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Pope rescues refugees, signs treaty on Lesbos

Pope Francis said his decision to fly Syrian refugees back to the Vatican with him from the Greek island of Lesbos was ‘an inspiration of the Holy Spirit.’

In the end, he said, the 12 Syrians—members of three families, including six children—had all the necessary papers from the Greek and Italian governments in time to fly with the Pope. The fact that the 12 are all Muslims did not enter into the equation, the Pope said. “I gave priority to children of God.”

“What I saw today and what you saw in that refugee camp—it makes you weep,” the Pope told reporters on his flight back to the Vatican. “Look what I brought to show you,” the Pope told them as he held up some of the drawings the children in the camp had given him. “Look at this, this one saw a child drown.”

During his visit to meet refugees on Lesbos last Saturday, the Pope was joined by Orthodox leaders and urged the international community to not ‘ignore the colossal humanitarian crisis’ caused by armed conflict throughout the world. As well as giving speeches, the Holy Father, Orthodox Ecumenical Patriarch Bartholomew of Constantinople and Archbishop Ieronymos II of Athens and all Greece also spent time greeting the refugees individually and listening to their stories.

An Iraqi woman asked for the assistance of the Pope and patriarch in finding medical care for her daughter with bone cancer. Another woman kept saying, in English, “We are very tired here.” A man told the Pope that he had a brother and sister in Canada and was trying to join them. Another man pleaded with Pope Francis, “Please, Father, bless me. Father, please, bless me.”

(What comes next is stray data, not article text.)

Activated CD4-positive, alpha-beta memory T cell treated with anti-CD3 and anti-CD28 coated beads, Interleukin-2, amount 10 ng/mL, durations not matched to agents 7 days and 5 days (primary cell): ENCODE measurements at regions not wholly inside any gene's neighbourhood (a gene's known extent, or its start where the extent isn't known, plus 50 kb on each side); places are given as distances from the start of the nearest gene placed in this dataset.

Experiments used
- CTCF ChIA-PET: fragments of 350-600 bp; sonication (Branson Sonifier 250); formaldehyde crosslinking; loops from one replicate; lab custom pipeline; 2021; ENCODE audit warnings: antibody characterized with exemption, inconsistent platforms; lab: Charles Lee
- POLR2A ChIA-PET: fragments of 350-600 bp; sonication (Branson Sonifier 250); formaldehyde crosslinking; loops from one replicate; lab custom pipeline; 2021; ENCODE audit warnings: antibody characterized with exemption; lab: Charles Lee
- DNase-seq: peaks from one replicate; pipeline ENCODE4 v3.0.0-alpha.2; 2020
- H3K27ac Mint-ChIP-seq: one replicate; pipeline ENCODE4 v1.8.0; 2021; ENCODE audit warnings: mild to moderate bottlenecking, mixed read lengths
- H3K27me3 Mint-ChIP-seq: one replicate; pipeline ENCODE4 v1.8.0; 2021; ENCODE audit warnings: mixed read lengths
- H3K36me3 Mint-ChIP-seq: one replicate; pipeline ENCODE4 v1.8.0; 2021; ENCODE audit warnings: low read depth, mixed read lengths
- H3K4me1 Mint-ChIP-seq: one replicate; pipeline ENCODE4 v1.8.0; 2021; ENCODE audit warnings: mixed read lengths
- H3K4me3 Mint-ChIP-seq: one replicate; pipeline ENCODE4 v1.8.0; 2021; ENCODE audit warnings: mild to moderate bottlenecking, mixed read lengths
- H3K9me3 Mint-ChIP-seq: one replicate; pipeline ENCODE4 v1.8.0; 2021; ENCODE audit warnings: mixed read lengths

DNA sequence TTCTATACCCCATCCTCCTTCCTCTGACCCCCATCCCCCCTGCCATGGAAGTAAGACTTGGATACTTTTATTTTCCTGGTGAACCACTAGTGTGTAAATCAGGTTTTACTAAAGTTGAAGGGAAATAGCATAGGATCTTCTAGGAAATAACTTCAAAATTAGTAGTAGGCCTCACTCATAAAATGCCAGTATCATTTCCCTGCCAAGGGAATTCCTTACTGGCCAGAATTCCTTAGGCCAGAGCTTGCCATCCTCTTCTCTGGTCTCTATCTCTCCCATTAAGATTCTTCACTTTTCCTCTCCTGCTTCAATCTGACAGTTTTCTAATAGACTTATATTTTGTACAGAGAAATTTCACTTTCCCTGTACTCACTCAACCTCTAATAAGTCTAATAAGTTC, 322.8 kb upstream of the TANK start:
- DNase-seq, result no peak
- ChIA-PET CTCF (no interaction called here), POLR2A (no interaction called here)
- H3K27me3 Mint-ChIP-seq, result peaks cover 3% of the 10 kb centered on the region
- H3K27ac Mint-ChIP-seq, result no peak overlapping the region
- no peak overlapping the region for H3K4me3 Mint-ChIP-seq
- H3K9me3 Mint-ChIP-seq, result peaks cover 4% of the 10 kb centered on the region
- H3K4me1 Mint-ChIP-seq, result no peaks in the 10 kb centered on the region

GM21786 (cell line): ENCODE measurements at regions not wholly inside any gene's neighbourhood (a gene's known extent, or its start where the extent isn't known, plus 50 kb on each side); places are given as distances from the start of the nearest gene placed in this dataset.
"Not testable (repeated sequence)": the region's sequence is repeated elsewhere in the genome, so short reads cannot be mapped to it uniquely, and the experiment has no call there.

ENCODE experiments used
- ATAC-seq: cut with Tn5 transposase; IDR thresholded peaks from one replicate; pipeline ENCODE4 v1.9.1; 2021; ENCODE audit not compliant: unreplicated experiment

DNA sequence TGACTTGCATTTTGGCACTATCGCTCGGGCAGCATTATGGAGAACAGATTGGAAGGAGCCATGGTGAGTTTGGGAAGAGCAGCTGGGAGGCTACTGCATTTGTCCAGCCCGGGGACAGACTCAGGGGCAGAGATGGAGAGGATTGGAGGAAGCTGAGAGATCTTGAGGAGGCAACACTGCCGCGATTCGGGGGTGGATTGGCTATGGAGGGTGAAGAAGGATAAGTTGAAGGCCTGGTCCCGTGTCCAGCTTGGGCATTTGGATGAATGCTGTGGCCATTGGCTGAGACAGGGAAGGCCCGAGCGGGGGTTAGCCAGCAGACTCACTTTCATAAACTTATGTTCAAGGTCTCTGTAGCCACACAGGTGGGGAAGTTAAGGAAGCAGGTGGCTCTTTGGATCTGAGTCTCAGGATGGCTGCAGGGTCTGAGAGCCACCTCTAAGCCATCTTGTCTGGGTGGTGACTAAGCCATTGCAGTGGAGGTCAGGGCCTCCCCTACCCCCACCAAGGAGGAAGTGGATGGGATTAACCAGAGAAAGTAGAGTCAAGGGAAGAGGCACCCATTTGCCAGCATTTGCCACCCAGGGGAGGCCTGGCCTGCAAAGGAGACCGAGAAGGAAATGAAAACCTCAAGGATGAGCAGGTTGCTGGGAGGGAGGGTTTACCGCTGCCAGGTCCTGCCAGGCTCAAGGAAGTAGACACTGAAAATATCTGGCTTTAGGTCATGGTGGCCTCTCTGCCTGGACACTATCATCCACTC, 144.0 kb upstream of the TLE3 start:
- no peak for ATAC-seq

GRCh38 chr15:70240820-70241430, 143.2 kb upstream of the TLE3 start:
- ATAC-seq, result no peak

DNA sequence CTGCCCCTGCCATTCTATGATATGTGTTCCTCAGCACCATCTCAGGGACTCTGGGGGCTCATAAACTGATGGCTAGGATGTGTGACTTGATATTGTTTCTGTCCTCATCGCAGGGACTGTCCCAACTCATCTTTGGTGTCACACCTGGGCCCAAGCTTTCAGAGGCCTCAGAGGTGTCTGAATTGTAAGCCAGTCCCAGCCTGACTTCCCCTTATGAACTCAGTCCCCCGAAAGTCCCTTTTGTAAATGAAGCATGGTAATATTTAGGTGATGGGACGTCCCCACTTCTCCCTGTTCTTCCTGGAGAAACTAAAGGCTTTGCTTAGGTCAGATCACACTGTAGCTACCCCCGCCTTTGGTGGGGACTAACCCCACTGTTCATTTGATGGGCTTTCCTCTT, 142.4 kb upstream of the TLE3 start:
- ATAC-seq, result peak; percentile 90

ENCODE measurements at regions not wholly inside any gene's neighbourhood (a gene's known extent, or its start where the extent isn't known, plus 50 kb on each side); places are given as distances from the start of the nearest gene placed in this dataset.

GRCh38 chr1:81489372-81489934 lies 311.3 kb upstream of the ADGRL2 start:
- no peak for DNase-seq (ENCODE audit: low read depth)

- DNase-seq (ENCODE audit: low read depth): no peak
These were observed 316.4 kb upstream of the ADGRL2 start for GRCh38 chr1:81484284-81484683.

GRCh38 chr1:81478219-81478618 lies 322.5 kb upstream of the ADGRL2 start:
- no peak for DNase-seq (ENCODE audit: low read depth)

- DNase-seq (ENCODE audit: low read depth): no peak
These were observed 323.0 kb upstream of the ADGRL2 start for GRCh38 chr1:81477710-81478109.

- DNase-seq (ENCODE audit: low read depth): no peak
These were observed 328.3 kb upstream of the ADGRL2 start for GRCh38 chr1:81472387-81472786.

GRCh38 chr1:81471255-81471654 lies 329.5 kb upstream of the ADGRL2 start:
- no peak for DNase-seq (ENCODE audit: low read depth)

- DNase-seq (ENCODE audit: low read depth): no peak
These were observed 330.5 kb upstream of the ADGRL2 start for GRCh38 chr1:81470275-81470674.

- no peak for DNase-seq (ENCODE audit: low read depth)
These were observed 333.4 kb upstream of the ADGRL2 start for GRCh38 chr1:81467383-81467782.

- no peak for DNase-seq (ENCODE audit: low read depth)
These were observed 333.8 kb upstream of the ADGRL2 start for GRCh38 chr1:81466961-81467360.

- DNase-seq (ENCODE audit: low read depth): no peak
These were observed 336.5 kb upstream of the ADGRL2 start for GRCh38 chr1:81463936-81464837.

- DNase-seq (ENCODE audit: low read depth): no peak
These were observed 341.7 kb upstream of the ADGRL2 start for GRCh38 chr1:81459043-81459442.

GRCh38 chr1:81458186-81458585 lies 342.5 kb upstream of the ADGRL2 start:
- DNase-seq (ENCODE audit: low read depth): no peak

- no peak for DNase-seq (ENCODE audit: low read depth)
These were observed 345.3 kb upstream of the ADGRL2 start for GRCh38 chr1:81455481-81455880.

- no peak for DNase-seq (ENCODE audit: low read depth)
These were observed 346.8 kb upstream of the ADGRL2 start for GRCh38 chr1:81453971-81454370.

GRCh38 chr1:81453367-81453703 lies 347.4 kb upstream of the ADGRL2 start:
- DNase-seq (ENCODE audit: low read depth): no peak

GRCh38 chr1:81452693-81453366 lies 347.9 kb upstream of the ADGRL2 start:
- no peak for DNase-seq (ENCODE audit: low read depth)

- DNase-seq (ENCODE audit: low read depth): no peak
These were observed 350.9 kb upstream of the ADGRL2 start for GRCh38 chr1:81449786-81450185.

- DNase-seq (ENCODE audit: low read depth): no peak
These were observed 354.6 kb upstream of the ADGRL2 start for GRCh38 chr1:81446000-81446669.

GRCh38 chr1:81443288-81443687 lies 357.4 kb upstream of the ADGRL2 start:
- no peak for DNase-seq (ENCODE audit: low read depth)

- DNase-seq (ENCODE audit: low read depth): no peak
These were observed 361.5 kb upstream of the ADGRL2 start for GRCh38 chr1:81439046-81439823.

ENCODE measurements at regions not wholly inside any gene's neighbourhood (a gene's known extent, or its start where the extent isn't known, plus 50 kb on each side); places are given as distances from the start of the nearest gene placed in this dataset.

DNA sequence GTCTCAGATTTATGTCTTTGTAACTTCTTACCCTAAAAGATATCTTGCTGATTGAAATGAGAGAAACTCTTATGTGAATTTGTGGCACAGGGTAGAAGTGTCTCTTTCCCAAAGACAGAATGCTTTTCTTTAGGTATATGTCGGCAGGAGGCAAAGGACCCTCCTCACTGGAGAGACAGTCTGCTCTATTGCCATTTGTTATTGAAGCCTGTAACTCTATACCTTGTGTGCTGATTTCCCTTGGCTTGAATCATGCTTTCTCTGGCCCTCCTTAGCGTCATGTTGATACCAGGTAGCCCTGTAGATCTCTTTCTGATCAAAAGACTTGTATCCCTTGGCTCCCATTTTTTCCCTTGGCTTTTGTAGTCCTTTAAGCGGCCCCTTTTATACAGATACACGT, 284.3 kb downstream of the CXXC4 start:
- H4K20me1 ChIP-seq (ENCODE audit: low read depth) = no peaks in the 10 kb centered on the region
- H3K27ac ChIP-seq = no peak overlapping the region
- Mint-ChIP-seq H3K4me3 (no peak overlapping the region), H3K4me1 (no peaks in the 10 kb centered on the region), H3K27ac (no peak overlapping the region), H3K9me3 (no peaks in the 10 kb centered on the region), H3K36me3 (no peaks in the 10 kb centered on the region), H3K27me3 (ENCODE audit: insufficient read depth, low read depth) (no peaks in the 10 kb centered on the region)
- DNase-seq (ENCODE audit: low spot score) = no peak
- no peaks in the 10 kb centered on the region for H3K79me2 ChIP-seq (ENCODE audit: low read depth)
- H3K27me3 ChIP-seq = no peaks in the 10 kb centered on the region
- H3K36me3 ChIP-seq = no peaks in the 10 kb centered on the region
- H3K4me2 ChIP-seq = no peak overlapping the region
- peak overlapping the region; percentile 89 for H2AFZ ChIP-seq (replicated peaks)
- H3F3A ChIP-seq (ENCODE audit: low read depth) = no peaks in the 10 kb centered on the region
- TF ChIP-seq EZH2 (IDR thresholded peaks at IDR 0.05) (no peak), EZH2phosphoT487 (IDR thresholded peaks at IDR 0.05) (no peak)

It was after briefly greeting each other at Lesbos’s Mytilene airport that the Pope and Orthodox leaders rode together in a minibus to the Moria refugee camp, a facility that a year ago was an open centre where migrants and refugees could file requests for asylum. Today it is a locked facility surrounded by walls topped with razor wire where some 2500 newcomers wait out the slow process of discovering whether their asylum requests will be accepted or they will be put on a ferry and taken back to Turkey. Most of the refugees are from Syria, Iraq and Afghanistan and set sail for Greece in inflatable boats from the nearby Turkish coast.

The Pope told those interned at the camp that they wanted to call the world’s attention to the refugee crisis in the hopes ‘that the world will heed these scenes of tragic and indeed desperate need, and respond in a way worthy of our common humanity.’ God created all people to be brothers and sisters, the Pope said, but it is so easy for many people ‘to ignore other people’s suffering and even to exploit their vulnerability.’

The Pope urged the refugees to ‘not lose hope.’

Pope Francis, Patriarch Bartholomew and Archbishop Ieronymos signed a joint declaration at the refugee camp insisting the world ‘cannot ignore the colossal humanitarian crisis created by the spread of violence and armed conflict, the persecution and displacement of religious and ethnic minorities and the uprooting of families from their homes.’ The three leaders insisted that dignified care must be given to those who felt forced to flee their homelands, but they also pleaded with world leaders to get serious about addressing the wars, human rights violations and extreme poverty that cause millions to leave their homelands each year.


—This story ran in full in the April 22 edition print of the SCO, available in parishes.

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